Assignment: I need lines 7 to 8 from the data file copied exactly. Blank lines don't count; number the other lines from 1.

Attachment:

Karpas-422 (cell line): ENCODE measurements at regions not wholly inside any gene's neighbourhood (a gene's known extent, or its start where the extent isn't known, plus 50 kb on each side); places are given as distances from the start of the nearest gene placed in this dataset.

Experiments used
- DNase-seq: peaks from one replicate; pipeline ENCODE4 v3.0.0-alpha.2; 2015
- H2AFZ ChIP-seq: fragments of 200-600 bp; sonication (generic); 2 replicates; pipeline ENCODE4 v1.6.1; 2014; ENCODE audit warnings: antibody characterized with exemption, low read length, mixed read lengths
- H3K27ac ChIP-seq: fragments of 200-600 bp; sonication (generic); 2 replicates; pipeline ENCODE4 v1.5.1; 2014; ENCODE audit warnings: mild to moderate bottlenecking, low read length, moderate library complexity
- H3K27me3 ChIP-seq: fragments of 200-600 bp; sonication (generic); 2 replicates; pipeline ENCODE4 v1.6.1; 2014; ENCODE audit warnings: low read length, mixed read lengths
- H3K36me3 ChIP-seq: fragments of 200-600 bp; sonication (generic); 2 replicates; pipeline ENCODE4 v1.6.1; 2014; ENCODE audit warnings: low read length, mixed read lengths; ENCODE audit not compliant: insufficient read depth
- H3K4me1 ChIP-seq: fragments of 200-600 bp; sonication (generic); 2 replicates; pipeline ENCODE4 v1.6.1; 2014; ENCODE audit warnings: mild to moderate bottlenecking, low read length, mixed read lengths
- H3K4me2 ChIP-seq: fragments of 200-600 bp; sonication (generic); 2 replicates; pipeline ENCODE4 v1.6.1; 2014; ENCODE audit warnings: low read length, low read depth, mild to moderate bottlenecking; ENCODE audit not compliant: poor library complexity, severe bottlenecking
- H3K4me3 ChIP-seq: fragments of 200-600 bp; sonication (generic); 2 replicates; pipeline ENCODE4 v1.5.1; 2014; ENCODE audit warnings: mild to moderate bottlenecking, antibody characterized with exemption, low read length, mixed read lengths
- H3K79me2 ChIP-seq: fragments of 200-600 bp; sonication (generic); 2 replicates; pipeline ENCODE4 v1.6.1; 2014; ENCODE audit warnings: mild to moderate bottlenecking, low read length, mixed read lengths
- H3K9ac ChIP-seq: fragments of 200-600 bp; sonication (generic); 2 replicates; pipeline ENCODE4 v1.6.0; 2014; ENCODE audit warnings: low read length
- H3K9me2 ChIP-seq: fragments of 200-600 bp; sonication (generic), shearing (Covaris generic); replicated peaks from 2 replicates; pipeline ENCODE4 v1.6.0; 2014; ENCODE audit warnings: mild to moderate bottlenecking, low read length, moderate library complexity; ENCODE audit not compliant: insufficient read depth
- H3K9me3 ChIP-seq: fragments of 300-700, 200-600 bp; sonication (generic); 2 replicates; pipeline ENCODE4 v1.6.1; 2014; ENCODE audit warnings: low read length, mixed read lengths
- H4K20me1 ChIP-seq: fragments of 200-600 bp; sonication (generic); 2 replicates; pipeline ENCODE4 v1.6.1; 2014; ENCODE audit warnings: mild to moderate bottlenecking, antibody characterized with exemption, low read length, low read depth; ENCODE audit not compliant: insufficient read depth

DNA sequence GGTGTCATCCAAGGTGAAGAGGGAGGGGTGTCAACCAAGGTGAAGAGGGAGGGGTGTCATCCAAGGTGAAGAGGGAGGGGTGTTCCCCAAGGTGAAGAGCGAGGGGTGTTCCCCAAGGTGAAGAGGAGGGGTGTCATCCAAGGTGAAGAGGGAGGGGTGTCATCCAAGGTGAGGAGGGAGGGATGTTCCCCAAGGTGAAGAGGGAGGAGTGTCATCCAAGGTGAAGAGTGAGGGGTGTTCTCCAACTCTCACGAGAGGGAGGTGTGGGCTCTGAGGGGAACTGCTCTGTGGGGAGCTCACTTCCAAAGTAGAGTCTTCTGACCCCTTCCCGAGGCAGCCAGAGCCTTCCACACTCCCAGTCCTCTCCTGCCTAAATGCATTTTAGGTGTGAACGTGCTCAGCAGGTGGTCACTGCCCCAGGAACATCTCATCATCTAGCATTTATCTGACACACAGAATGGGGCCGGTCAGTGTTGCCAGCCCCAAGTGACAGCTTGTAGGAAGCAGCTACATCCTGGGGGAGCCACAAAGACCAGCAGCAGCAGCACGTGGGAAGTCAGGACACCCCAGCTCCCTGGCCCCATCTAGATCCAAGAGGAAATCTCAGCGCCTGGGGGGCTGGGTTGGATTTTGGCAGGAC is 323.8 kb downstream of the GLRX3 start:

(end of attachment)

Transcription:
- H3K36me3 ChIP-seq: fragments of 200-600 bp; sonication (generic); 2 replicates; pipeline ENCODE4 v1.6.1; 2014; ENCODE audit warnings: low read length, mixed read lengths; ENCODE audit not compliant: insufficient read depth
- H3K4me1 ChIP-seq: fragments of 200-600 bp; sonication (generic); 2 replicates; pipeline ENCODE4 v1.6.1; 2014; ENCODE audit warnings: mild to moderate bottlenecking, low read length, mixed read lengths